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Power Japan The Courts

Japanese Court Rules Against Restarting Ohi Reactors 75

AmiMoJo writes: "A Japanese court has ordered the operator of the Ohi nuclear plant in Fukui Prefecture, central Japan, not to restart two of its reactors, citing inadequate safety measures. The plant's No. 3 and 4 reactors were halted for regular inspections last September. Local residents filed a lawsuit asking that the reactors be kept offline. They said an estimate of possible tremors is too small, and that the reactors lack backup cooling systems. The operator, Kansai Electric Power Company, has insisted that no safety problems exist."
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Japanese Court Rules Against Restarting Ohi Reactors

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  • by Anonymous Coward

    First this and now Godzilla is on the rampage again.

    • I'd only like to add that Ohi means Ouch in Italian, and that the reactor who blew up in chernobyl was number four, and 4 is a bad luck number in Japan. Watch those temp dials guys, don't pull a Simpson.

      • I thought 4 was only a bad luck number in China, because the word for '4' sounds like the word for 'death.'

        • by Jmc23 ( 2353706 )
          True about China.

          Now, do you have any clue how 4 and death are pronounced in Japan?

          • IIRC in japanese sudden unexpected death is pronounced "Fuuuuuuuuuuuuk", which sounds indeed a bit like four.

            Did you know that 17 is bad luck around here for the same reason? 17, in latin numerals XVII, anagram of VIXI, which means "I lived", therefore "I am dead".

            • by Jmc23 ( 2353706 )
              ah, you've forgotten about the silent 'u' in japan.

              By seppuku, it's pronounced kimochi ii.

          • by STRICQ ( 634164 )

            Shi. Which is why yon is used as a replacement in many cases.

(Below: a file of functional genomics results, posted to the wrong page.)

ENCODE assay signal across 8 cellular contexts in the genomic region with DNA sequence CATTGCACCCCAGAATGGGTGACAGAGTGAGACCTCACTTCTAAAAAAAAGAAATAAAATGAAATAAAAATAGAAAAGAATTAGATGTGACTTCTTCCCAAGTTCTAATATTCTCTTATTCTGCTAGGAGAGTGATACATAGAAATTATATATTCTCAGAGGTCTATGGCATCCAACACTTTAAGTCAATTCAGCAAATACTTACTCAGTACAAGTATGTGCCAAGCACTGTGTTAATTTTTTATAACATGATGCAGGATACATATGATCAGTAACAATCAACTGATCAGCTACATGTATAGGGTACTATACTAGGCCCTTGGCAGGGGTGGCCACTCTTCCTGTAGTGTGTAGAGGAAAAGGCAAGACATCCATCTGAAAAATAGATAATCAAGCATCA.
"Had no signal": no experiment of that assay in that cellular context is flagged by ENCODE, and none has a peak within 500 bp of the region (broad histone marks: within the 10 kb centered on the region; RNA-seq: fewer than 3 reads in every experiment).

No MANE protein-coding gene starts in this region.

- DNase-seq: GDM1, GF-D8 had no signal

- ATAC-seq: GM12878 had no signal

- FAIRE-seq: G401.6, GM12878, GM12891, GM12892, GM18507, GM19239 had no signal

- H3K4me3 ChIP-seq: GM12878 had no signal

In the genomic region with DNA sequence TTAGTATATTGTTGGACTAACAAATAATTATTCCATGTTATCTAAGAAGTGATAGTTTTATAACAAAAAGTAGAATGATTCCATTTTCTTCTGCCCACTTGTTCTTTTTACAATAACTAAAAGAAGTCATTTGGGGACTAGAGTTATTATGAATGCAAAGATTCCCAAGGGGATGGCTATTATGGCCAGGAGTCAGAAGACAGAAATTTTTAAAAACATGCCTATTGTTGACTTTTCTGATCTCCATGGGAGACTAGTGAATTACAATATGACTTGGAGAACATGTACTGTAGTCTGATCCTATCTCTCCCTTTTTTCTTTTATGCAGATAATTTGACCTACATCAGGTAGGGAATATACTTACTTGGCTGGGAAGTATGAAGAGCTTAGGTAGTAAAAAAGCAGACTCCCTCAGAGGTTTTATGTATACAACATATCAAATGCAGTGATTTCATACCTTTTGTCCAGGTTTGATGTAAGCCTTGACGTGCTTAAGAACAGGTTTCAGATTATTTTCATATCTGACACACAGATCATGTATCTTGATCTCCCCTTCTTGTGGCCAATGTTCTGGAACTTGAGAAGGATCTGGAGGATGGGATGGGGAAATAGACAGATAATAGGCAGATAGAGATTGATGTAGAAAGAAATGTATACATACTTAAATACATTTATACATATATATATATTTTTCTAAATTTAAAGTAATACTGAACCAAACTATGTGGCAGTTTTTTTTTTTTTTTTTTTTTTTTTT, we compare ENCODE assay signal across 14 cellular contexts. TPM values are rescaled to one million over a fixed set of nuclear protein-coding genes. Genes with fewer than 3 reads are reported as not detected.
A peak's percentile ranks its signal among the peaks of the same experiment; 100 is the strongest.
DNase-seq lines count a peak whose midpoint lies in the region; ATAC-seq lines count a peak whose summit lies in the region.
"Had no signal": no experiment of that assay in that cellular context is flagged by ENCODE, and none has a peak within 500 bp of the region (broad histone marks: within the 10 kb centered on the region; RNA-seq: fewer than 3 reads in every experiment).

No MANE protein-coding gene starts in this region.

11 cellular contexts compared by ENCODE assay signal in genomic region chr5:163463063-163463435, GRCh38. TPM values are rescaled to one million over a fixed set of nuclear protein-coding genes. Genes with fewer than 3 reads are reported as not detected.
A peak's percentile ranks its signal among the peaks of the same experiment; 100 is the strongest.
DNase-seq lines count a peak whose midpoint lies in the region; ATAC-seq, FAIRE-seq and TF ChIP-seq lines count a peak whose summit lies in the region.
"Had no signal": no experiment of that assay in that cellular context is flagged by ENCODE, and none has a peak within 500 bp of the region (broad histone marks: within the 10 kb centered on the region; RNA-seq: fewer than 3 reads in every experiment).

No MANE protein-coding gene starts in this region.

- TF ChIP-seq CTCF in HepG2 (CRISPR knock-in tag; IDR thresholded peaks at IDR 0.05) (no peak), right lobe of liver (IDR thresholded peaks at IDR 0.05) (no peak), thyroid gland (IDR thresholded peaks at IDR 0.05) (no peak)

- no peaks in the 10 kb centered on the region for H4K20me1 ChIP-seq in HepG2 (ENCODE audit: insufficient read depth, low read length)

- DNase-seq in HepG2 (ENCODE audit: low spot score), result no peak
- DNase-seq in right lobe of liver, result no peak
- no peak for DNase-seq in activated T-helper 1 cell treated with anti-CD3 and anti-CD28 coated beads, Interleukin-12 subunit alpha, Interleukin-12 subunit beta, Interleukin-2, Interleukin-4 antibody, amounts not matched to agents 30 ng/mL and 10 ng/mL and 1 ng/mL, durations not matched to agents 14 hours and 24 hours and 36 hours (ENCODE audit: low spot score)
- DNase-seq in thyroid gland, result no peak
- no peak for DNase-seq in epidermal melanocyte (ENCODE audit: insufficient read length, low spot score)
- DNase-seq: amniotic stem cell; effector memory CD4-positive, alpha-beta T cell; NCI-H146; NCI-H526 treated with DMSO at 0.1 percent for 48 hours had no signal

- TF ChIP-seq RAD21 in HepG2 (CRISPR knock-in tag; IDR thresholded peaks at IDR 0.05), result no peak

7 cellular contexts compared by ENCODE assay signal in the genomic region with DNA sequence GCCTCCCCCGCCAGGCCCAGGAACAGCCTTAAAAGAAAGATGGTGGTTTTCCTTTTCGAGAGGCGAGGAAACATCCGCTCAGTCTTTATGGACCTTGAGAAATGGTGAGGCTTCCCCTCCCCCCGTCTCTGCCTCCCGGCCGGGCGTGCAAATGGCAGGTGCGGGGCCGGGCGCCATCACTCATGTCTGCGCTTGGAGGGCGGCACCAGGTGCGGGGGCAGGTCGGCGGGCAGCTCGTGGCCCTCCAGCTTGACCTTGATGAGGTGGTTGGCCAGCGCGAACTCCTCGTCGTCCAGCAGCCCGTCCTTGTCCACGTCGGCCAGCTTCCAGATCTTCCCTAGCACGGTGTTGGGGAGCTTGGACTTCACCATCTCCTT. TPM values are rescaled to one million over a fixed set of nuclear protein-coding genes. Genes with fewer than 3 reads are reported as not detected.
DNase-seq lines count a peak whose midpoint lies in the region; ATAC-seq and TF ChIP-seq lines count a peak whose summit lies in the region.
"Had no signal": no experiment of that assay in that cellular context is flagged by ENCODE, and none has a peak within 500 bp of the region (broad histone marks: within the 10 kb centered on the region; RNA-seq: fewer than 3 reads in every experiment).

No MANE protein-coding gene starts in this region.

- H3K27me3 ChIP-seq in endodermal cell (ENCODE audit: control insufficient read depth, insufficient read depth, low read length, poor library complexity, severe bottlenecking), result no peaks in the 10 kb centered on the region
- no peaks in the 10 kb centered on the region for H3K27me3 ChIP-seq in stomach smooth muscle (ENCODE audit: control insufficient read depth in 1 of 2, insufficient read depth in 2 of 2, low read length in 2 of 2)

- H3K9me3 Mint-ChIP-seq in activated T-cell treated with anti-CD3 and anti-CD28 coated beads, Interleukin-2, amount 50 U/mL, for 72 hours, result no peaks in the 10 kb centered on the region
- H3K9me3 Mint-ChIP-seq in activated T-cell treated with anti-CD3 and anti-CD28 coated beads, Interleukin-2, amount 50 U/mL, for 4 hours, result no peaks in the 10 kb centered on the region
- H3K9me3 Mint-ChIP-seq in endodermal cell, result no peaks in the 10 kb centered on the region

• by bluefoxlucid ( 723572 ) on Thursday May 22, 2014 @01:44PM (#47068389) Homepage Journal

    In this corner, we have the experts who have stake to lie to you.

    In this corner, we have a bunch of local idiots being baited by some agenda-driven journalist who is likely to twist facts and probably doesn't understand nuclear safety anyway, so probably thinks non-issues are terrifying while making serious issues out of other things he knows are non-issues.

    Who will prevail?!

    • Re: (Score:2, Flamebait)

      by AmiMoJo ( 196126 ) *

      Idiots you say? TEPCO lied and lied about the safety of their plants and what they were doing during the disaster. Who would trust a nuclear power company in Japan these days? It's not like the operators of this plant have been completely transparent.

      If you put your trust in them and then things went bad in the next major earthquake wouldn't you look like a chump... Maybe Japan just isn't the best place to build these things.

      • by bluefoxlucid ( 723572 ) on Thursday May 22, 2014 @02:10PM (#47068733) Homepage Journal

        You are whining because you don't trust a nuclear company with commercial interest.

        In the past, US companies have exposed us to dangerous chemicals. US plastic manufacturers used BPA for plastic. We are banning BPA in the US; polycarbonate now uses BPS, which carries the same toxicity concerns but leeches in much greater concentrations. That means our BPA-Free polycarbonate is more toxic than BPA polycarbonate; BPA polycarbonate is roughly harmless.

        Yes, it's trivially easy for small activists to create false fears in the minds of idiots who are at odds with professionals who know what they're doing. The professionals may be lying; but you're still an idiot if you don't actually understand what problems you're imagining up. For the professionals, it's clear: they're either lying to you or they're not. For you, it's hit-or-miss: you're screaming about something that's either a concern or it isn't, but it sounds scary in either case.

        • "BPA polycarbonate is roughly harmless. "

          Define roughly harmless? Want to ask an Endocrinologist? The idiot is you who tries to defend these actions as "roughly harmless."
          • Toxicology involves dosage level. The level of BPA leeched from polycarbonate is below the toxic threshold as currently understood; while the level of BPS leeched is a *lot* higher than the toxic threshold. Toxic effects of BPS polycarbonate are much more likely and more severe than BPA polycarbonate simply because of the higher dosage--both chemicals have roughly the same toxicity.